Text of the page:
Wednesday, March 21, 2007

Look Who Wants Your Business

"So what store wants customers who can differentiate among Beethoven’s symphonies (other than the Fifth)? Perhaps not surprisingly, Amazon does. The Internet’s catch-all merchant last week opened a classical music discount store — a move, analysts said, that could benefit the company handsomely, since classical fans actually buy, rather than steal, their music."
Interesting play by, but there's loads of great places (for pay and free) elsewhere on the net. The more interesting line comes near the end of the piece. Interesting because of what it suggests in the way of possibilities for other musicians/arts groups/specialized labels.

Specifically, he said, Web sites could evolve with on-demand manufacturing capabilities.

“It makes much more sense to store all the music digitally and manufacture it at the point of order than keeping it all in inventory,” Mr. Underhill said. “You could also print whatever supporting material you want, and not be limited by the liner notes of the traditional LP or CD.”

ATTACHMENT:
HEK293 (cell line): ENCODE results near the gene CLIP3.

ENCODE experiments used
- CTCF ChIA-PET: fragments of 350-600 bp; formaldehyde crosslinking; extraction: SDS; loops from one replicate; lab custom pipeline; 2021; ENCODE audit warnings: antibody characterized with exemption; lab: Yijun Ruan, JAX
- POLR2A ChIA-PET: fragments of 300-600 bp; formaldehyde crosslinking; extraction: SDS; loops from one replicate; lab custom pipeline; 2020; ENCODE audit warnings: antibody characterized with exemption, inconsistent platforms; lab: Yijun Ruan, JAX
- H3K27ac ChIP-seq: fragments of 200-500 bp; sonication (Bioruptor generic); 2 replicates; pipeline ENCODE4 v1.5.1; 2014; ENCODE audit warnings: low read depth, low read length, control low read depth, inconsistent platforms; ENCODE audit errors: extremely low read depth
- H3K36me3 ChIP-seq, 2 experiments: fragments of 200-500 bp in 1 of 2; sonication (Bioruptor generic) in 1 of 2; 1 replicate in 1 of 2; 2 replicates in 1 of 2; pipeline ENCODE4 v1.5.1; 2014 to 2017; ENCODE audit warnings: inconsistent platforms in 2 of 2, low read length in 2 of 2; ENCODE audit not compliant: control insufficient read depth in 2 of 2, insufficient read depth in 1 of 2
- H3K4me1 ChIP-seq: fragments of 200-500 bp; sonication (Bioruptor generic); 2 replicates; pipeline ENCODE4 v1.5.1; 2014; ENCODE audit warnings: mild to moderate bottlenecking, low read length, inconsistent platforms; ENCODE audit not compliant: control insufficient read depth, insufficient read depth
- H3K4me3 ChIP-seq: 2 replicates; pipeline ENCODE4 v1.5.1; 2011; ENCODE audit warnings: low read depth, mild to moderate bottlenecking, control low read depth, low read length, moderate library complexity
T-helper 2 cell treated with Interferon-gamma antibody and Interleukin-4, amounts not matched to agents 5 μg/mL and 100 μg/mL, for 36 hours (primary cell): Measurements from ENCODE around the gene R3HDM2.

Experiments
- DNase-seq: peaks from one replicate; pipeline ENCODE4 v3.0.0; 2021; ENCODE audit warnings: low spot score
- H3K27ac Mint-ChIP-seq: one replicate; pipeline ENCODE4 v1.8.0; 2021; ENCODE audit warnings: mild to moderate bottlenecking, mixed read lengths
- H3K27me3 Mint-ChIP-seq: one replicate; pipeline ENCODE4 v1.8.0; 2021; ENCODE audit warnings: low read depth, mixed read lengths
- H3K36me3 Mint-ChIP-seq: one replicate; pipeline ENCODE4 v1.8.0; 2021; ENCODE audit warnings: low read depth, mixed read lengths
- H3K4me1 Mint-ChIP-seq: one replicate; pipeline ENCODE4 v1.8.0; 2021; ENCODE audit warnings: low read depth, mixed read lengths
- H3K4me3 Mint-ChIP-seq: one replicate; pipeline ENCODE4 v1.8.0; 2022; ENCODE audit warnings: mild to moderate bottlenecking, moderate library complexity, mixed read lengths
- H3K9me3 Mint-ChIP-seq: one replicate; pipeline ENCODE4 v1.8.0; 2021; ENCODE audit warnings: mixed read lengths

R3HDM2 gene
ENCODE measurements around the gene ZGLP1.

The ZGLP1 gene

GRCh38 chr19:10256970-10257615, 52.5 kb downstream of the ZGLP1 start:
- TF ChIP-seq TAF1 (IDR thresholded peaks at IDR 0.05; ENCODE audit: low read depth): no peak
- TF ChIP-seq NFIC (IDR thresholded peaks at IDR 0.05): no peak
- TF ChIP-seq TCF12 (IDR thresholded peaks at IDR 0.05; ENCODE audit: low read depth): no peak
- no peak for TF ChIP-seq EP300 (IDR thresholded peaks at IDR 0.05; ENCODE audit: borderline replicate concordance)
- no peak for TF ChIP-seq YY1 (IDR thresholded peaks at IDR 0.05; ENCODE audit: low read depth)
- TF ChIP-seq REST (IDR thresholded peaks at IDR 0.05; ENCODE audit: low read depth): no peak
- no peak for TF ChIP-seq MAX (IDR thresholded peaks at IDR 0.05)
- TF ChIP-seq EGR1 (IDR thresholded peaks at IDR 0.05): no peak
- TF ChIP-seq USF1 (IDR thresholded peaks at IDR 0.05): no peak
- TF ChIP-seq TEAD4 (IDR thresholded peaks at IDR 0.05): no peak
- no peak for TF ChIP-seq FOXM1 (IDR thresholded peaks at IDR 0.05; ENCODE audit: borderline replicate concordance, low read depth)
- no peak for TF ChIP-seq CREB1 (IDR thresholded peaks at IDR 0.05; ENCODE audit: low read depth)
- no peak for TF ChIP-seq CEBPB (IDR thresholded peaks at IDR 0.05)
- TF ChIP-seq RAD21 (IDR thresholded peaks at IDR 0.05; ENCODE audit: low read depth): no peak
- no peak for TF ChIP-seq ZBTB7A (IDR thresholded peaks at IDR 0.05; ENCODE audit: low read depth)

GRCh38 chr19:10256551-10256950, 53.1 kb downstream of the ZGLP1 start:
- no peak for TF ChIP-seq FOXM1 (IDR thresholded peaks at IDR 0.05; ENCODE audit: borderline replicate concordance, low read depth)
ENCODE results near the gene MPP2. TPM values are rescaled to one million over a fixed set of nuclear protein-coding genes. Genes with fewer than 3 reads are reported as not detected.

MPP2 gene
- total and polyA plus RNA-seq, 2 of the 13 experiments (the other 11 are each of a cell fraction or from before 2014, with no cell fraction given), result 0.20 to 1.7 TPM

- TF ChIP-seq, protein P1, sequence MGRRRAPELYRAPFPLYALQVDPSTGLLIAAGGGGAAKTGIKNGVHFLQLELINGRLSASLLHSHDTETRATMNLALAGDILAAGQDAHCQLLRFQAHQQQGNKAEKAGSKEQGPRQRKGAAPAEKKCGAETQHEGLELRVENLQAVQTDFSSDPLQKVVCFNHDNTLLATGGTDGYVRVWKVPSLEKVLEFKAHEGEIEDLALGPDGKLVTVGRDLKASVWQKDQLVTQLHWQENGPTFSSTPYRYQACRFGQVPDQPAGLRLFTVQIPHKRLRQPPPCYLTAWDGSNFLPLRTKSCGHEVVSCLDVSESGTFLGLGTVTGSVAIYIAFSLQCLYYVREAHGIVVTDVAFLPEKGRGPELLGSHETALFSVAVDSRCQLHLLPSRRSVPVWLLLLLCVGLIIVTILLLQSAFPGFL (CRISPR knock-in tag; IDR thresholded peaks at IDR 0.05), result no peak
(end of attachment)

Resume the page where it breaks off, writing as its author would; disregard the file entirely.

Read the rest here.

1 comment:

Hucbald said...

I have recently been giving some thought as to what the new music recording/marketing paradigm is going to look like. On thing I HAVE figured out is that the recording business is going to be very granular. It seems likely that some big music houses and recording studios will be left standing, but they will be amid a sea of very small ones. It's the advertising and promotion paradigm that has me stumped. I have no idea what that will need to be like to succeed for a niche player. In any event, it ought to be much more decentralized and democratic. Populist, even.

I'd hate to be a recording studio engineer right about now, however.